On 2011’s “No Church in the Wild,” Jay Z raps about a cocaine white Rolls Royce, “drug dealer chic.” Yesterday, he and G.O.O.D. Music president Pusha T dropped their latest single, “Drug Dealers Anonymous,” that will be on Push’s forthcoming album. It’s no secret that Push very well could be the king of coke rap, so maintaining a look that doesn’t abandon his own personal style, but is good enough for the president of G.O.O.D. Music, adidas collaborator, and OG in the game is important. To help him get there, meet Marcus Paul, the man behind Pusha’s style.
With an impressive list of clients—including Lebron James, Jay Z, and C.C. Sabathia—Paul tells us his business has grown solely through word of mouth and the strong rapport he has with his clients beyond just improving their closets. “Every client I’ve worked with, I try to build a relationship with them, because it’s not only a professional relationship, but also a personal one, and I think that that’s important,” he says. Paul strives to show his level of dedication and immersion beyond picking the right belt or sneaker. Clothing helps his clients play the part of the well put-together celebrity who is ready to go at all times. “They’re extremely tired, but they’ve still got to put on that mask of, ‘Yo, I’m an artist, I’ve got to smile, I’ve got to do what I’ve got to do.’ It’s important, and I admire that,” he adds. This level of connection has served him well as he continues to add new names to his clientele list, including those he says he is not yet at liberty to share, but excited to hint toward. “Let’s just say, they have some things that are out already that are making waves,” he says about two of his recent acquisitions.
One person he can speak about, however, is King Push, who Paul has worked with for over six years. The two first joined forces shortly after Pusha’s post-Clipse solo debut alongside Kanye West at the 2010 MTV Video Music Awards. It may seem that hiring someone like Paul with a more refined personal taste, would be a no-brainer for Pusha. Paul’s favorite designer is Dries Van Noten, and he has an obsession for classic sneakers like Stan Smiths and the Air Max 1. That eye for classic style is especially valuable when you’re standing next to the fashion godfather Kanye West, who spends a lot of time thinking about this wardrobe and is the target of scrutiny from everyone. None of that is to discredit Pusha’s bold personal style in the slightest though, as we cannot forget his signature cornrows and marble-sized diamond studs from his “Grindin”-era days as one half of the Clipse; he was also one of the very first to don the all-over Bape camo print alongside his brother Malice. Paul works with Pusha to refine that sense of style and keep him on the cutting edge. For his most recent tour, the two collaborated on a wardrobe of exclusives pieces from several brands, including a Ports 1961 gladiator belt and bulletproof-style vest.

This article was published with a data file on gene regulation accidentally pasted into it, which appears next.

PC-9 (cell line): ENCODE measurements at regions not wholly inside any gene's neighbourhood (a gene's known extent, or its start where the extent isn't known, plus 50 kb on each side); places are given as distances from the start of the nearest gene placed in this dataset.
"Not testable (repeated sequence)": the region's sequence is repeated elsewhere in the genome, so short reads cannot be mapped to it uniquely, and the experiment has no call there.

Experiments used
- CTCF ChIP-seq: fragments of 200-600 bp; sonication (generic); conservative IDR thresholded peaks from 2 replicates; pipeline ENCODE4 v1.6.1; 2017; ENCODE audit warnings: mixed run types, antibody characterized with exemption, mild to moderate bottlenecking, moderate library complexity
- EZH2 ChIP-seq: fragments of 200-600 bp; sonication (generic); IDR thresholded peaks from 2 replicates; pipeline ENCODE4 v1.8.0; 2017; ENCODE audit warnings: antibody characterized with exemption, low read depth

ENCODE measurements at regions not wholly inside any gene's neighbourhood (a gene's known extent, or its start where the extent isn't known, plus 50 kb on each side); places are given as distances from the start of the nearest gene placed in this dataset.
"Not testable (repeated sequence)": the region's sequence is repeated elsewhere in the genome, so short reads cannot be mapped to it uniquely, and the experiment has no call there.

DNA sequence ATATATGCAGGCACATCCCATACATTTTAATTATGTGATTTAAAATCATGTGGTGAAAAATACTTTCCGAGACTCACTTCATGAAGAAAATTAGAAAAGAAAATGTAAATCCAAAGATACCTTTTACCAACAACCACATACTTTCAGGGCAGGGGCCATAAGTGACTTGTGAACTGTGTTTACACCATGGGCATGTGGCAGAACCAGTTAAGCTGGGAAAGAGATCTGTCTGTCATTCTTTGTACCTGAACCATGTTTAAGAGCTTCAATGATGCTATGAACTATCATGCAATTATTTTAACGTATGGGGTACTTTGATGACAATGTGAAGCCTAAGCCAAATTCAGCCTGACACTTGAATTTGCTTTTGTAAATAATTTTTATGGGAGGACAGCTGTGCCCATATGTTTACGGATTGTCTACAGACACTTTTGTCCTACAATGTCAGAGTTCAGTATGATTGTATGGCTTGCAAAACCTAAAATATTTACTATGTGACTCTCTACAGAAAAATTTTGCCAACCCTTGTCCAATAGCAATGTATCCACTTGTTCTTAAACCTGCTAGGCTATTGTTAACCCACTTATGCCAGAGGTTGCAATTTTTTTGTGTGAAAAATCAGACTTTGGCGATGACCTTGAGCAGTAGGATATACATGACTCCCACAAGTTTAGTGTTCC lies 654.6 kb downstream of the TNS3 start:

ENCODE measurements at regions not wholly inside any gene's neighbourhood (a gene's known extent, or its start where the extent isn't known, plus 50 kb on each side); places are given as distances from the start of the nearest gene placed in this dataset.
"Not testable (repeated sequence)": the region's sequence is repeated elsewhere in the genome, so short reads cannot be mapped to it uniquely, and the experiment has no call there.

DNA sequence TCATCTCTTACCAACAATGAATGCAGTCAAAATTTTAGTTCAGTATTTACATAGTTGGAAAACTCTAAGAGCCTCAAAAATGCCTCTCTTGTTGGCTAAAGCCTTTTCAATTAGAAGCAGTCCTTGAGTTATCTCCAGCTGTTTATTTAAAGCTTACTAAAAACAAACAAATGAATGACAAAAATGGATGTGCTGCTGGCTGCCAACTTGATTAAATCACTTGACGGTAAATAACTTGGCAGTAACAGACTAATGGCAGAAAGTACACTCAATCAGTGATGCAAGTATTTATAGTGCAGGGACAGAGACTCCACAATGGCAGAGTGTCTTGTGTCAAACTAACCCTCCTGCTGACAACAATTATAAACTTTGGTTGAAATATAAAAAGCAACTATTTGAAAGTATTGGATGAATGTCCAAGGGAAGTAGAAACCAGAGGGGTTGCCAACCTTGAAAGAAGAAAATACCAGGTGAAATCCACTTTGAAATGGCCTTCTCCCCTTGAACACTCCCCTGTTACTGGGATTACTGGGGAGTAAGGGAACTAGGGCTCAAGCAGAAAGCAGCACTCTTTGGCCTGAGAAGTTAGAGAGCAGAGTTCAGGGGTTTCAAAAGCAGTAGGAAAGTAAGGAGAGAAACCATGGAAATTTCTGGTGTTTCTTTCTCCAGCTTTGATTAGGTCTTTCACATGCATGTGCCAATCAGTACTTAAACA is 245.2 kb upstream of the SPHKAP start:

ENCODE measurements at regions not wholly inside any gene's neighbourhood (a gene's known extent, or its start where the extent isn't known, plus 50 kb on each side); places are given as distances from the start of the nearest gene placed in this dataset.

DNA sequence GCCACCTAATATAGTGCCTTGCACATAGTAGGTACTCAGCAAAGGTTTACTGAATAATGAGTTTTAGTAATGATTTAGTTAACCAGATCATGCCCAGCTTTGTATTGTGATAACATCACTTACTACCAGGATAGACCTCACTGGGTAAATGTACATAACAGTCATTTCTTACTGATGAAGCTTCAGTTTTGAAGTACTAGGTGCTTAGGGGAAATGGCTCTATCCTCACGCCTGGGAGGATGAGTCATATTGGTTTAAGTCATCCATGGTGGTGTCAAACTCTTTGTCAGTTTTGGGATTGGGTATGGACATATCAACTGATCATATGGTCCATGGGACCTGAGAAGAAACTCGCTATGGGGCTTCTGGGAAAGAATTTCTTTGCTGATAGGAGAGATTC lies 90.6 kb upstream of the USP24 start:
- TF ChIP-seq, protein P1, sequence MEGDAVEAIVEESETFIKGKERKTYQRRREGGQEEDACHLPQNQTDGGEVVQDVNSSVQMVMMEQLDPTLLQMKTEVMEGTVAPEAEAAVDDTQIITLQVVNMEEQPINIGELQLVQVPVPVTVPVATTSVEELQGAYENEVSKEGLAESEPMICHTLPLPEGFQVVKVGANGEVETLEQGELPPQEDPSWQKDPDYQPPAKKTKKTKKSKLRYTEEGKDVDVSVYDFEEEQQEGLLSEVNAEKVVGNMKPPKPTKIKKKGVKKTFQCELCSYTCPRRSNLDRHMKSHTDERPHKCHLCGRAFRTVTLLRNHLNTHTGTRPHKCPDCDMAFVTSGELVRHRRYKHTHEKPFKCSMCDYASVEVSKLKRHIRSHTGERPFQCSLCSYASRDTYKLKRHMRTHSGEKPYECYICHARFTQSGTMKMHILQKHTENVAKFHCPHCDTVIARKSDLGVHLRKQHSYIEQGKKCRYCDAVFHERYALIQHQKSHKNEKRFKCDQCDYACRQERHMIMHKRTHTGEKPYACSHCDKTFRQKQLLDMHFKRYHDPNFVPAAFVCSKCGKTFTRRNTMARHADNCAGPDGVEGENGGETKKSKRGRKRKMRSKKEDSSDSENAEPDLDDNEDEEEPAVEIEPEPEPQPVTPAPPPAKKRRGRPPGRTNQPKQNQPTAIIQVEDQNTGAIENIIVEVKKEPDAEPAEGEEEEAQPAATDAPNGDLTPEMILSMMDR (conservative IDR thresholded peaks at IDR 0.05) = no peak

It is easy to imagine the influence stylists like Marcus have on the sartorial choices of the masses, as the clients they work with are often seen as fashion’s guiding lights for all that follow them. Paul is sure to not exaggerate his reach. “The true influencers are the clients, but it’s the stylist’s job to collaborate and work with the client and curate and enhance their image. Music artists have always influenced the masses—David Bowie to Biggie and so forth. That’s how it has always been.” Paul can take partial credit in making sure that the designers who have his attention are at least considered when working with clients, adding newcomers like Gosha Rubchinskiy and Craig Green to his clients’ closets.
Though he cops to being fond of oversized silhouettes that show up across street style blogs, referencing the re-emergence of archival collections from Helmut Lang and Margiela, Marcus purposely does not delve too deeply into trends. “I try not to follow trends, man. I just go based off of my intuition and what I like,” he says. “I try to avoid watching certain media, because there are things that are like pushed on you, and you don’t ever want that to influence your creativity.” He continues, “It’s an instinct. Fashion is an emotion, so if I see something, I like it just because of what it is, not because this is the hot thing right now. In fact, I try to stay away from what a lot of people are going to.”
It may be this thought process, coupled with his bigger-picture business practices that solidified Mr. Paul in this space. Along the way, it hasn’t hurt that he has made friends with the right people. He emphasizes, “Some connections just open [things] up. You have access. It makes a difference in this world in general, no matter what field you’re in.” Looking to the future, Paul hopes to venture into doing larger scale projects, such as wardrobe styling for films. Whether he makes the jump to movies or not, it’s clear that Marcus Paul’s own path to success may not be so different from the trajectories of the men he dresses.